Getting into the area housing the 777's computers would "not take a lot" of knowledge, said an aviation professional who has worked with the 777. However, this person added, "to know what to do there to disable" systems would require considerable understanding of the jet's inner workings. Some airlines outfit the access hatch to the area below the floor with a special screw to prevent unauthorized intrusion, the person added.


Orbiting satellites are designed to check in with the aircraft's satellite-communication system hourly if no data is received during that time. The pings from the aircraft became a subject of scrutiny earlier this week, said a person familiar with the matter, several days after the plane first went missing.


Because the pings between the satellite and the aircraft registered that the aircraft's satellite communications system was healthy and able to transmit, the data did not immediately raise any red flags in the hours after the jet's disappearance.


At first, the origin of the final ping from the Malaysia Airlines jet seemed like an anomaly to investigators, according to a person familiar with the matter, given that the plane was believed to have crashed off the coast of Vietnam, hundreds if not thousands of miles from the location of the final ping.


Until just a few years ago, the satellite communication system used by jetliners didn't include data on an aircraft's location in the pings, the electronic equivalent of handshakes used to establish initial contact.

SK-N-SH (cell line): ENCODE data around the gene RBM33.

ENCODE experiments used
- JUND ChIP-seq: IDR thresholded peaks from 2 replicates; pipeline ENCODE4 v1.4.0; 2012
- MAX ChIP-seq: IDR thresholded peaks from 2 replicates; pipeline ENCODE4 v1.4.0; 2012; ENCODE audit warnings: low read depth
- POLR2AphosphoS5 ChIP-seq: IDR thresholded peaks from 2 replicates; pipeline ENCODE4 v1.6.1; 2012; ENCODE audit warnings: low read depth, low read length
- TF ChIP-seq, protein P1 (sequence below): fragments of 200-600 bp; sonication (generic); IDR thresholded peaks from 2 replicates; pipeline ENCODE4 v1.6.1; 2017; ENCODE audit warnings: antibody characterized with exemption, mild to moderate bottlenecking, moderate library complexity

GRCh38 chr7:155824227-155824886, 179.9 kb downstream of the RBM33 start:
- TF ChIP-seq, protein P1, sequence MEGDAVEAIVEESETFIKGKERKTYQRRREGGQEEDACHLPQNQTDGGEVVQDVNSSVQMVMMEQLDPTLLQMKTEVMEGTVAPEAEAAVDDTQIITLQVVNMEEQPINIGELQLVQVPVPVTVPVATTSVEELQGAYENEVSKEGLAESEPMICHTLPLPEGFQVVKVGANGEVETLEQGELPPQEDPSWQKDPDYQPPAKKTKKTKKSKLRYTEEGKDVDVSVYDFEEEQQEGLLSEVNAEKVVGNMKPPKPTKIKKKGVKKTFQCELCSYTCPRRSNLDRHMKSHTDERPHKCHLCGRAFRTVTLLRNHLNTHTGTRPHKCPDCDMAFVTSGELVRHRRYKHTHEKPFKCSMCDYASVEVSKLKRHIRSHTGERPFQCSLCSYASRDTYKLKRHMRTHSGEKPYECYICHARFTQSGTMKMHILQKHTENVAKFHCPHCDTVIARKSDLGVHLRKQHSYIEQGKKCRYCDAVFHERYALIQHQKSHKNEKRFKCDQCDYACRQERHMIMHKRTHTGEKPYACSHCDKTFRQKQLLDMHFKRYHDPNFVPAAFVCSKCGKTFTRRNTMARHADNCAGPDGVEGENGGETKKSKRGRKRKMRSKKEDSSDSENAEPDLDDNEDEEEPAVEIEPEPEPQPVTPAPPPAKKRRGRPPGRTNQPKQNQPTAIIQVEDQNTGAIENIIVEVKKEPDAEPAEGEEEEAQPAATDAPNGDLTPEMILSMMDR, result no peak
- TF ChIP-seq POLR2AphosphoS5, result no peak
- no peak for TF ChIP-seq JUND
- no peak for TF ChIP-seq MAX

For instance, before Air France Flight 447 crashed into the Atlantic Ocean in 2009, the jet sent some diagnostic data indicating problems with various onboard systems, including the autopilot's deactivation. But notably the plane's position wasn't transmitted with that data.


Partly as a result it took nearly two years to locate the plane's "black boxes" and the majority of the wreckage. In the case of the missing Malaysian jetliner, precise locations were provided. However, it is unclear why the transmission ceased and where the plane may have ended up after the final ping.


Write to Jon Ostrower at jon.ostrower@wsj.com
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Old 03-17-2014, 01:04 AM   #24
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Missing Malaysia Airlines Jet Flight 370


So....no, you can't hijack the plane using your cell phone....

Without divulging details....if there had been an attempt to hijack it from within the cabin...well...the crew would have gotten off an alert message.....and lets just say that the hijackers would have some serious headaches.

As much as Hollywood would have you think that we can track anything.....the only way your going to track that plane is if you were actively looking for it at the time it was flying.

Commercial aircraft follow what are called Flight Corridors

http://en.wikipedia.org/wiki/Flight_path

At any given moment that are numerous aircraft within those paths....hence, unless an emergency is declared...air traffic radar is not paying a whole lot of attention to what the aircraft are doing.

One of the key points that a lot of people have not caught onto is that the aircraft change course 'after' it was told by one region to contact Vietnam ATC. Well...because they did not check into Vietnam ATC....they were not watching it.....and because of the hand off...the last ATC was not watching the aircraft.